A Turban Fillet, 1811

A while ago now, during the Journal Journey Into La Belle Assemblee series, Natalie over at A Frolic Through Time brought two similar ball/evening hair styles to my (and her other readers’) attention. These styles for October 1811 were pointed out by Natalie as being perfect for someone to attempt for a Regency event and I thought “Oh! These are neat! And they would go so well with my pearl trimmed 1811 Elusive Blue gown. Perfect!” So I saved the link to the post and have been meaning to go back to it for the last few months.

After returning to that inspiration earlier this year and comparing the two styles in Natalie’s post, I decided on a turban fillet (see end of post for a definition). February’s HSF/M Challenge #2: Blue was the perfect kick I needed to get to work. While I technically submitted finishing the trim on my elusive blue dress for the challenge, I also finished my turban fillet slightly after the deadline. I enjoyed having a small project: it was a nice change from the usually long and complicated projects I often take on and am constantly in the midst of.

Here, then, is the fashion plate to which I am referring.

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No. 1. EVENING DRESS. A sea-green crape dress, vandykcd round the petticoat, and ornamented with large beads; a full drapery over the shoulders, and confined in to the back with a pearl band, ornamented round the neck and down the back with beads. A full turban fillet tapered, worn on the head. Pearl necklace, white kid gloves and shoes.

And here is the finished result of my labors.

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Side.
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Back.
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And the full ensemble.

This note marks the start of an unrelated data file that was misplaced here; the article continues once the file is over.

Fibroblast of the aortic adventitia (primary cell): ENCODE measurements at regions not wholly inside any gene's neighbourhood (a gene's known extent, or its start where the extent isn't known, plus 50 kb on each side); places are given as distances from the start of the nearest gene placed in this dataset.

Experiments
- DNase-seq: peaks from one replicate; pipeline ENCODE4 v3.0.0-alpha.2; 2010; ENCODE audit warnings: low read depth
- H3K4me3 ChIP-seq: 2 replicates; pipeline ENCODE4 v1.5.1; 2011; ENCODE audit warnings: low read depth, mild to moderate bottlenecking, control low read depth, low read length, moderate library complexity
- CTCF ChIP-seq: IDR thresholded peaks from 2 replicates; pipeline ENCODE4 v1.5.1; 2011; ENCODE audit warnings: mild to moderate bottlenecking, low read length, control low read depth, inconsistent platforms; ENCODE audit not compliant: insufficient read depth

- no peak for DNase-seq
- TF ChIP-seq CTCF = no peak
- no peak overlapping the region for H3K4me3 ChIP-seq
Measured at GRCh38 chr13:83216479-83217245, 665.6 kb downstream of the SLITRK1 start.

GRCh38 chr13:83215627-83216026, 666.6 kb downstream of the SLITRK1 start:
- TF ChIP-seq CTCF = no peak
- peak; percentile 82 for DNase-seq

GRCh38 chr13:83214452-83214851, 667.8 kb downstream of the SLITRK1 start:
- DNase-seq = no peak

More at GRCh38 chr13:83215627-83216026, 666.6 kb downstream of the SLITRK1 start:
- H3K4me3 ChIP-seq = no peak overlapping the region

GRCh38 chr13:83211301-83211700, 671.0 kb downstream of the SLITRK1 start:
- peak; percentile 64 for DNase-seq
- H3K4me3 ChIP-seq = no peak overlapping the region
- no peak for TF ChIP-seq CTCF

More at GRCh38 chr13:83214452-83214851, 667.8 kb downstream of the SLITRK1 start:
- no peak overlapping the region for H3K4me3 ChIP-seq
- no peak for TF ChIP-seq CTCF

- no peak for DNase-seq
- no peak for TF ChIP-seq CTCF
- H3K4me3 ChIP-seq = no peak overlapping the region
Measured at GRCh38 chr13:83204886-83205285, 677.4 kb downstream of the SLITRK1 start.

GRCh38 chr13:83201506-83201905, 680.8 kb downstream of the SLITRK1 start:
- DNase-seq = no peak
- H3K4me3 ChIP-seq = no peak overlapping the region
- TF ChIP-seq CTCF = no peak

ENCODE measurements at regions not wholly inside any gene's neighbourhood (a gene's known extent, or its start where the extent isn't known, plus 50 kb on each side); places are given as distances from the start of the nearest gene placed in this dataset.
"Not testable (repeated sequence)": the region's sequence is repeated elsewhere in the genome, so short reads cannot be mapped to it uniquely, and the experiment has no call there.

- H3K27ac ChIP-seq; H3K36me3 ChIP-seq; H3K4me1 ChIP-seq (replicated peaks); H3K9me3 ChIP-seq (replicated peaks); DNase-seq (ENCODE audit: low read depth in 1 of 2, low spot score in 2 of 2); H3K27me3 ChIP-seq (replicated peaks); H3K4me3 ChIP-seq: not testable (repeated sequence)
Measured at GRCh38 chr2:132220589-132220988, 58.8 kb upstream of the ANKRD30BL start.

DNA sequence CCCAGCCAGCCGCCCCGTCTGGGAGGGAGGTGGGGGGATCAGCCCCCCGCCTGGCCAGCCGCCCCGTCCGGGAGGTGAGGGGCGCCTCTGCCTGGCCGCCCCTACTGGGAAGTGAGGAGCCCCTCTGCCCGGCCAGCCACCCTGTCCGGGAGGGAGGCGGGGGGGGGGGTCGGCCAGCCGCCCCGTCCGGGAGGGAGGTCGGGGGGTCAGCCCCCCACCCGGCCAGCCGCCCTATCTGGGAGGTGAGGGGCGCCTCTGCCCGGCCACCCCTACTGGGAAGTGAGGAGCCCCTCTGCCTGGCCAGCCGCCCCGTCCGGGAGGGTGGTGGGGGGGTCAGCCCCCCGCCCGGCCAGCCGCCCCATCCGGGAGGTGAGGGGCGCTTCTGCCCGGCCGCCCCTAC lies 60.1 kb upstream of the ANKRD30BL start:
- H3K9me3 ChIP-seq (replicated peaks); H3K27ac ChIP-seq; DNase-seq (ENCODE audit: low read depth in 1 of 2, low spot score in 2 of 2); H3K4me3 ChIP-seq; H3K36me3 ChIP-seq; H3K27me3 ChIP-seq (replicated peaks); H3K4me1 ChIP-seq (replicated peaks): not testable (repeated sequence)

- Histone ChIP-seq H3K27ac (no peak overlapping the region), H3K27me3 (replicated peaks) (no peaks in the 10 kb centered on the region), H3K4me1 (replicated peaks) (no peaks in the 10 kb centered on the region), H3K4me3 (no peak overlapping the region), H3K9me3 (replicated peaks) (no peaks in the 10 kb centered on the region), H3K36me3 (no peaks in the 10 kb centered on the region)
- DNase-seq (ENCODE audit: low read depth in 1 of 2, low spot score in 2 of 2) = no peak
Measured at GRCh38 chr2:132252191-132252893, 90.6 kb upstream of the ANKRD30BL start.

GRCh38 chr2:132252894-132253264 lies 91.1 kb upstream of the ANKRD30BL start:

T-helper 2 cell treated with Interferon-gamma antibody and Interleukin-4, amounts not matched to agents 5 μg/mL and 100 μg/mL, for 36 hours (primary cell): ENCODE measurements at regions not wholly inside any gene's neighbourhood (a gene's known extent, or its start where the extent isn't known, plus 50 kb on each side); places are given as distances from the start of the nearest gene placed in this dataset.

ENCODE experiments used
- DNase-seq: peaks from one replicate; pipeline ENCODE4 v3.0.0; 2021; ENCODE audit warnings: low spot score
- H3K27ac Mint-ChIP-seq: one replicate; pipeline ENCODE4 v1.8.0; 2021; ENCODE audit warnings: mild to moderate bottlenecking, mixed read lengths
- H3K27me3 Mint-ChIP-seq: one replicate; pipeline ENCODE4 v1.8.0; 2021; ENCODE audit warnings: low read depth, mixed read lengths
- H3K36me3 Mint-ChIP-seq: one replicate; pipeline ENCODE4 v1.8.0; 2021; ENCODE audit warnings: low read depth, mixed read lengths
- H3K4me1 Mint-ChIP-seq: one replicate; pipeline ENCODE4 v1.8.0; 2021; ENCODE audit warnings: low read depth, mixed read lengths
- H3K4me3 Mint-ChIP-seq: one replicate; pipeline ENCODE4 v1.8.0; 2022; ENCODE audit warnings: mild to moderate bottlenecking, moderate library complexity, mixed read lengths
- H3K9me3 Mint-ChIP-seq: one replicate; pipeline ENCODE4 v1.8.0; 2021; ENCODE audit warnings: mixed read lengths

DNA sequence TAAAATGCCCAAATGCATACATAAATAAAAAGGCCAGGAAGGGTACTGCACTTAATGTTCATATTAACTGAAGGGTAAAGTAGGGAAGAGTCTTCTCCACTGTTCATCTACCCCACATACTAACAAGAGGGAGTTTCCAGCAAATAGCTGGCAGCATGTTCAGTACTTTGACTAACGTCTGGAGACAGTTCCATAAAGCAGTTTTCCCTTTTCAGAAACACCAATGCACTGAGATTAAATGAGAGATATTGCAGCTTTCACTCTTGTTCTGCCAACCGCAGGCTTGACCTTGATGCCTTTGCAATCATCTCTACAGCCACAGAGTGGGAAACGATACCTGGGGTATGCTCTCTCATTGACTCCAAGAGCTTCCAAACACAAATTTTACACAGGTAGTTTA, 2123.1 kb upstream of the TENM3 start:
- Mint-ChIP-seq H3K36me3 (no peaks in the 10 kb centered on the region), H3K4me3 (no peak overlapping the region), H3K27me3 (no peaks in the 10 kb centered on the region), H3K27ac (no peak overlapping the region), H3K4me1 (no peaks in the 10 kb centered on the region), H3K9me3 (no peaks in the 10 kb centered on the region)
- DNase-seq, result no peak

I attempted to follow the detail of the hairstyle from La Belle Assemblee, down to the curls around my face (lots of extra work since all my hair is long!) and the little braid on the side. It was a puzzle to figure out and enjoyable to wear.

The question is, how did I get the turban fillet to stay in place on my head? Well, I thought of making a gathered tube wound with pearls, as Natalie proposes below, but decided to make my turban fillet have a flat back instead for multiple reasons. #1: there has to be a seam somewhere, so why not hide it intentionally? #2: I only had so many pearls, and winding them all around a sample tube used them up far too quickly so that I would never have reached the end and still been able to have pearls. #3: the angle of the pearls when winding them around was very challenging and I couldn’t figure out how to arrange them pleasingly. #4: “why waste pearls against my head?” I thought, when they’re going to be slightly uncomfortable and slippery there anyway?

So here is what I came up with: a length of fabric about 40″ long, wrapped around a strip of hi-loft poly-fill batting (not period, I know, but easy and free!), turned under and sewn down on the back, gathered across the top, with rows of pearls sewn on at intervals, and finished with loops on the back every few rows of pearls in order to secure the whole thing to my head. The entire thing is hand sewn. I have no idea how you would use a machine to assemble this the way I did!

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The top is the front of the turban fillet and the bottom is the back.

And yes, I was able to wear this to a Regency ball in April!

* Natalie notes the following about the description “turban fillet”. Please check out her post to see both fashion plates she refers to.

Turban fillet. For a change, just what you might imagine: a “fillet” is normally a narrow ribbon or wire wound round or encircling the head, while a turban is a, well, a turban. In this month’s evening dress hairstyle, we have a length of fabric well gathered to make a narrow, round, gathered tube, wound round the head. The turban is wound with pearls for extra measure. Handsome and I hope that someone will take up this style for a ball before long! The ball dress plate uses a similar design; it encircles the head more like the fillets we remember from Medieval fairy tales, but ironically, the effect is more turban-like to my eyes than the evening dress example, yet isn’t called a turban. Fashion, fashion.